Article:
# The antiderivative of 1/(x^4+1): Part 7

This antiderivative has arguable the highest ratio of “really hard to compute” to “really easy to write”:

$\displaystyle \int \frac{1}{x^4 + 1} dx$

As we’ve seen in this series, the answer is

$\displaystyle \frac{\sqrt{2}}{8} \ln \left(\frac{x^2 + x\sqrt{2} + 1}{x^2 - x\sqrt{2} + 1} \right) + \frac{\sqrt{2}}{4} \tan^{-1} ( x\sqrt{2} - 1 ) + \frac{\sqrt{2}}{4} \tan^{-1}( x \sqrt{2} + 1) + C$

It turns out that this can be simplified somewhat as long as $x \ne 1$ and $x \ne -1$. I’ll use the trig identity

$\tan(\alpha + \beta) = \displaystyle \frac{\tan \alpha + \tan \beta}{1 - \tan \alpha \tan \beta}$

When I apply this trig identity for $\alpha = \tan^{-1} ( x\sqrt{2} - 1 )$ and $\beta = \tan^{-1} ( x\sqrt{2} + 1 )$, I obtain

$\tan \left[ \tan^{-1} ( x\sqrt{2} - 1 ) + \tan^{-1}( x \sqrt{2} + 1) \right] = \displaystyle \frac{x \sqrt{2} - 1 + x \sqrt{2} + 1}{1 - (x\sqrt{2} - 1)(x\sqrt{2} + 1)}$

$= \displaystyle \frac{2x \sqrt{2}}{1 - (2x^2 - 1)}$

$= \displaystyle \frac{2x \sqrt{2}}{2 - 2x^2}$

$= \displaystyle \frac{x \sqrt{2}}{1 - x^2}$.

So we can conclude that

$\tan^{-1} ( x\sqrt{2} - 1 ) + \tan^{-1}( x \sqrt{2} + 1) = \tan^{-1} \left( \displaystyle \frac{x \sqrt{2}}{1 - x^2} \right) + n\pi$

for some integer $n$ that depends on $x$. The $+n\pi$ is important, as a cursory look reveals that $y = \tan^{-1} ( x\sqrt{2} - 1 ) + \tan^{-1}( x \sqrt{2} + 1)$ and $y = \tan^{-1} \left( \displaystyle \frac{x \sqrt{2}}{1 - x^2} \right)$ have different graphs. (The vertical lines in the orange graph indicate where the right-hand side is undefined when $x = 1$ or $x = -1$.

The two graphs coincide when $-1 < x < 1$ but differ otherwise. However, it appears that the two graphs differ by a constant. Indeed, if I subtract $\pi$ from the orange graph if $x < -1$ and add $\pi$ to the orange graph if $x > 1$, then they match:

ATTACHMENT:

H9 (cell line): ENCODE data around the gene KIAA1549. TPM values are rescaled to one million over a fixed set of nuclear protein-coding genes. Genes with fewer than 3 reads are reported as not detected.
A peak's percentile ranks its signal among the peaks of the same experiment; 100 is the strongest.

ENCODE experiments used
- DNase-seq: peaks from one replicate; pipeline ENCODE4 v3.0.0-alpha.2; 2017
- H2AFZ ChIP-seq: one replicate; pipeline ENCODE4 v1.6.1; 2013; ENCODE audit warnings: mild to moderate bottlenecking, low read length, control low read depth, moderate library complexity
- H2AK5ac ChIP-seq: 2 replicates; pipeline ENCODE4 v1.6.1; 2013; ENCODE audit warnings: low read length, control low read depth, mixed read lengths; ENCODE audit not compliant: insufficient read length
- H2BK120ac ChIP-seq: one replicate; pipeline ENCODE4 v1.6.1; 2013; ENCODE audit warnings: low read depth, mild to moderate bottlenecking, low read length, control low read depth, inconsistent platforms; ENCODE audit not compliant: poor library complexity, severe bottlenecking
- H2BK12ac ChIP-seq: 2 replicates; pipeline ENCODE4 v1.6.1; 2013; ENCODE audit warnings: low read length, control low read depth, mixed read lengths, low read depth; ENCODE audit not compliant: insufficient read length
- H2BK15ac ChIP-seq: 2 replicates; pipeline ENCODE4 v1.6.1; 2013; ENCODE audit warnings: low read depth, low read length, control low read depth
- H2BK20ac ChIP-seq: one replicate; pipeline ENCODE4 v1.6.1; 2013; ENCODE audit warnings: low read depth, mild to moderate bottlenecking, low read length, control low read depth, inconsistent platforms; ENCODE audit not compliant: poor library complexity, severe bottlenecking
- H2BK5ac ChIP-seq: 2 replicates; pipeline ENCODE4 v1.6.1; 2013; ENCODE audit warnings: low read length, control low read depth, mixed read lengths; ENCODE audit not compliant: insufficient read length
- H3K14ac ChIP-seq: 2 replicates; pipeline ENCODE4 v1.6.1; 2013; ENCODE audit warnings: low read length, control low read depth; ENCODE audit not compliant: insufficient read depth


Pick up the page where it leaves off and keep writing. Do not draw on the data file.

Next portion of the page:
So, evidently

$\tan^{-1} ( x\sqrt{2} - 1 ) + \tan^{-1}( x \sqrt{2} + 1) = \tan^{-1} \left( \displaystyle \frac{x \sqrt{2}}{1 - x^2} \right) -\pi$ if $x < -1$,

$\tan^{-1} ( x\sqrt{2} - 1 ) + \tan^{-1}( x \sqrt{2} + 1) = \tan^{-1} \left( \displaystyle \frac{x \sqrt{2}}{1 - x^2} \right)$ if $-1 < x < 1$,

$\tan^{-1} ( x\sqrt{2} - 1 ) + \tan^{-1}( x \sqrt{2} + 1) = \tan^{-1} \left( \displaystyle \frac{x \sqrt{2}}{1 - x^2} \right) + \pi$ if $x> 1$.

So as long as $x \ne 1$ and $x \ne -1$, this constant $-\pi$, $0$, or $\pi$ can be absorbed into the constant $C$:

$\displaystyle \int \frac{1}{x^4 + 1} dx = \displaystyle \frac{\sqrt{2}}{8} \ln \left(\frac{x^2 + x\sqrt{2} + 1}{x^2 - x\sqrt{2} + 1} \right) + \frac{\sqrt{2}}{4} \tan^{-1} \left( \displaystyle \frac{x \sqrt{2}}{1 - x^2} \right) + C$.

However, a picture may be persuasive but is not a proof, and there are some subtle issues with this simplification. I’ll discuss these further details in tomorrow’s post.

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